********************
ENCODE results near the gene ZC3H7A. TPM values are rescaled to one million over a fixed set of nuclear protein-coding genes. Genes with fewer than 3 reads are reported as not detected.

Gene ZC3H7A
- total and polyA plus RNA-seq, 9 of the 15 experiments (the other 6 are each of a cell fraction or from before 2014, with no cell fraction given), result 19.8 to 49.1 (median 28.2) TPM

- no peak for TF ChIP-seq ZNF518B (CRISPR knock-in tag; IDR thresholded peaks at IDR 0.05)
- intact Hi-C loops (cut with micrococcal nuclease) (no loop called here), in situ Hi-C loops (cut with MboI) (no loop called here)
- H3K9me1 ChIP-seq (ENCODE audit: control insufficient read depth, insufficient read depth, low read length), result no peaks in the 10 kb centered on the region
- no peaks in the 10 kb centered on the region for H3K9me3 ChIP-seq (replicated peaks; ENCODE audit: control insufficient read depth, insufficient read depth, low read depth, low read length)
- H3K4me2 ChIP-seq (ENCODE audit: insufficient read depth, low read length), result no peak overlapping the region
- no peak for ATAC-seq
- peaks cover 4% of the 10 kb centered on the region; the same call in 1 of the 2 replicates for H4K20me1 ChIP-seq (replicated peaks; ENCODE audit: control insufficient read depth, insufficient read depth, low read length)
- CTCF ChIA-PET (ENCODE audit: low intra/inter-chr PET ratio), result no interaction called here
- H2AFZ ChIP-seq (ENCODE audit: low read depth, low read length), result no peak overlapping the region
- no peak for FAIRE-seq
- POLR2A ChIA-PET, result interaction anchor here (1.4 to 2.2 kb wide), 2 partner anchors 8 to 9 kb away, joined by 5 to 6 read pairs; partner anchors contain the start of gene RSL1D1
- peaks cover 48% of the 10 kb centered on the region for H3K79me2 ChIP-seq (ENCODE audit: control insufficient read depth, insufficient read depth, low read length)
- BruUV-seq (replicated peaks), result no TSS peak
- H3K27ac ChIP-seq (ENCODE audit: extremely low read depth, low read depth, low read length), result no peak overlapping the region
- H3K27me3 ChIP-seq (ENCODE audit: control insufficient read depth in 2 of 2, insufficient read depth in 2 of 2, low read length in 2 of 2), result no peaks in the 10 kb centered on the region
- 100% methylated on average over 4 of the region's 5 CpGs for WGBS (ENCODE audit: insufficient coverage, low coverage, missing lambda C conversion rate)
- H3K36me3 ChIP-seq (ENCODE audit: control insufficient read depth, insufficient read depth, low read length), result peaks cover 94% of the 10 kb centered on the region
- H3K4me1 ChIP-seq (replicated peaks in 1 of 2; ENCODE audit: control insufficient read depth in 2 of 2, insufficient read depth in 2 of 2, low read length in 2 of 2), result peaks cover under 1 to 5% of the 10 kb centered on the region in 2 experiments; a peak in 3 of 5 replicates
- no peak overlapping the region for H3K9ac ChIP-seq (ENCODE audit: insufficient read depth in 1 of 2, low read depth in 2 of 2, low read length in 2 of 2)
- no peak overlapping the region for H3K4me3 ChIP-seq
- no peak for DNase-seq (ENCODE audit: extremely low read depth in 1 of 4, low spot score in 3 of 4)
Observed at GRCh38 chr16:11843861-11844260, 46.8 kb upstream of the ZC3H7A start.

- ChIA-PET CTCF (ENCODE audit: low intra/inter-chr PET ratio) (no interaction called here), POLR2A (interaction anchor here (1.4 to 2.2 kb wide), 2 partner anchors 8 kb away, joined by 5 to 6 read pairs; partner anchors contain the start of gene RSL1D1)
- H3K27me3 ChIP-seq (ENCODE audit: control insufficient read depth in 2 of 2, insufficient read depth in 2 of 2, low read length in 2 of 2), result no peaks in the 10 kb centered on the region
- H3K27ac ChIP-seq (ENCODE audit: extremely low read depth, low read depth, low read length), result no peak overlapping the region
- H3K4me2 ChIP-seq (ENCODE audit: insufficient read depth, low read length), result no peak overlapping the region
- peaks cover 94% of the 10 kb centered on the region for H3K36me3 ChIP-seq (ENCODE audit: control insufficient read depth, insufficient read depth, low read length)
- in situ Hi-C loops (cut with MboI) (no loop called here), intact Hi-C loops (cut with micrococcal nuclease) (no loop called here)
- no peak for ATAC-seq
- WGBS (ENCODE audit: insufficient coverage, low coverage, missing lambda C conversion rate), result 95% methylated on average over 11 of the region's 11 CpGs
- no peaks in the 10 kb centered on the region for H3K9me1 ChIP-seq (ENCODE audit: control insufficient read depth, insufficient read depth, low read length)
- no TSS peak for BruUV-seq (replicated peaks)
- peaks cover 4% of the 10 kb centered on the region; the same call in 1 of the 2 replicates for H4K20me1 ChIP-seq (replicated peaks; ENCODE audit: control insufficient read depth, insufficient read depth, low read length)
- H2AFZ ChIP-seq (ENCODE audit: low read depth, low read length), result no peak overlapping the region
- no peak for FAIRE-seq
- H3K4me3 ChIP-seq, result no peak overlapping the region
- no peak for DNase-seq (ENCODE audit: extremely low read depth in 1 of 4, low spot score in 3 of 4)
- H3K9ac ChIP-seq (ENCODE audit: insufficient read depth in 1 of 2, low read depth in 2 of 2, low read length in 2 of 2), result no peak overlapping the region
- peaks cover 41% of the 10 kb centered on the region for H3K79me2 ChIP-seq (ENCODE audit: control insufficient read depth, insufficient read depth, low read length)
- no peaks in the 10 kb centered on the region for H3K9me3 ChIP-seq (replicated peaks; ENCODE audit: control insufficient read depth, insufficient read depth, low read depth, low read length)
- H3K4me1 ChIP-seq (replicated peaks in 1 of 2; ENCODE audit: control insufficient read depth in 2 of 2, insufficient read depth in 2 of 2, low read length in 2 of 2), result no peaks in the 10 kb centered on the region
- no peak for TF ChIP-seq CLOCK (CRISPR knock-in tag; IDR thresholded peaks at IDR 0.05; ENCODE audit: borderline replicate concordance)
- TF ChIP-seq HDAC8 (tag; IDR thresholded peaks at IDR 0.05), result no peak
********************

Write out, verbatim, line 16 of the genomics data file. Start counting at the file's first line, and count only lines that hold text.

- BruUV-seq (replicated peaks), result no TSS peak